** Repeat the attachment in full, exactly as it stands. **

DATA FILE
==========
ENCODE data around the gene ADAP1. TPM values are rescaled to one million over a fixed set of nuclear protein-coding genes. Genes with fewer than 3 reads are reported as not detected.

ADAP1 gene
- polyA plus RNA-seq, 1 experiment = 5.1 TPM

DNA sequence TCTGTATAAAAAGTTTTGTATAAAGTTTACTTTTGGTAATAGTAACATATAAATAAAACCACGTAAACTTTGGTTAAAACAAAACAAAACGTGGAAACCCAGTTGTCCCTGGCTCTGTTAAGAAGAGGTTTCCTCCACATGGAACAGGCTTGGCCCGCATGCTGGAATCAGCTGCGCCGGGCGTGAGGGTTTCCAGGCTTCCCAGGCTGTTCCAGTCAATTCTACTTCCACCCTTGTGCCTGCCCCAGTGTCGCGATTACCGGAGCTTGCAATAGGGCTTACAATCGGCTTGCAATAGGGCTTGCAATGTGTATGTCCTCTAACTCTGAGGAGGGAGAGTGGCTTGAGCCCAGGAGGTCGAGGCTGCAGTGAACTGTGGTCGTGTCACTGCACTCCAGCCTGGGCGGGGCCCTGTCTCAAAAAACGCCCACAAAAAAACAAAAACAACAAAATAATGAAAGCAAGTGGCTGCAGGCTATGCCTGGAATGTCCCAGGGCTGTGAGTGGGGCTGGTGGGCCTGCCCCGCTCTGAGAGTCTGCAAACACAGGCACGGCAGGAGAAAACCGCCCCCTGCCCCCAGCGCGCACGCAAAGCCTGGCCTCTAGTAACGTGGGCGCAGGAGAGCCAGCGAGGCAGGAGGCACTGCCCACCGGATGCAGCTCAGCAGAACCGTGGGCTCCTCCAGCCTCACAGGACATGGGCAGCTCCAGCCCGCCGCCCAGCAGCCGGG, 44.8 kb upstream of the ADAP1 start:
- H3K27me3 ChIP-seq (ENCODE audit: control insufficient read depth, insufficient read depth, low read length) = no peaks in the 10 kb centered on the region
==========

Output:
ENCODE data around the gene ADAP1. TPM values are rescaled to one million over a fixed set of nuclear protein-coding genes. Genes with fewer than 3 reads are reported as not detected.

ADAP1 gene
- polyA plus RNA-seq, 1 experiment = 5.1 TPM

DNA sequence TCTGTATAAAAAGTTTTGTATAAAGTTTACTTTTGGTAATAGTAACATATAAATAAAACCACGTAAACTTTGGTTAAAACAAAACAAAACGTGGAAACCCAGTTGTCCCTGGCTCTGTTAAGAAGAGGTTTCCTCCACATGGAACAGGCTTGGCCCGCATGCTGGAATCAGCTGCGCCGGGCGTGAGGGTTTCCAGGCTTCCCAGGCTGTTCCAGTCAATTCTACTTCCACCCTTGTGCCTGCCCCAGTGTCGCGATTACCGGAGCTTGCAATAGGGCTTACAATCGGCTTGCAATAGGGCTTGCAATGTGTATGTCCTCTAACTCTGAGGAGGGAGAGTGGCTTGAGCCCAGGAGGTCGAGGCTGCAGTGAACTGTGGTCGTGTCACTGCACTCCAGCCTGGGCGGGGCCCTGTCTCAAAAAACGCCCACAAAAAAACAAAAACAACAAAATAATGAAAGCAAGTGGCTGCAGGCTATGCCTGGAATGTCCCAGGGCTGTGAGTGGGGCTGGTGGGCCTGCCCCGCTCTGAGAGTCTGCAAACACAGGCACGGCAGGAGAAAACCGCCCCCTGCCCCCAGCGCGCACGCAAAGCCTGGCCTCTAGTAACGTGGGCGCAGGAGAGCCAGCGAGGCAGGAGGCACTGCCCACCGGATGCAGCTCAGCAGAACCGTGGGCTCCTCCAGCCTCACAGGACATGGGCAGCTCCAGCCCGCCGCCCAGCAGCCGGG, 44.8 kb upstream of the ADAP1 start:
- H3K27me3 ChIP-seq (ENCODE audit: control insufficient read depth, insufficient read depth, low read length) = no peaks in the 10 kb centered on the region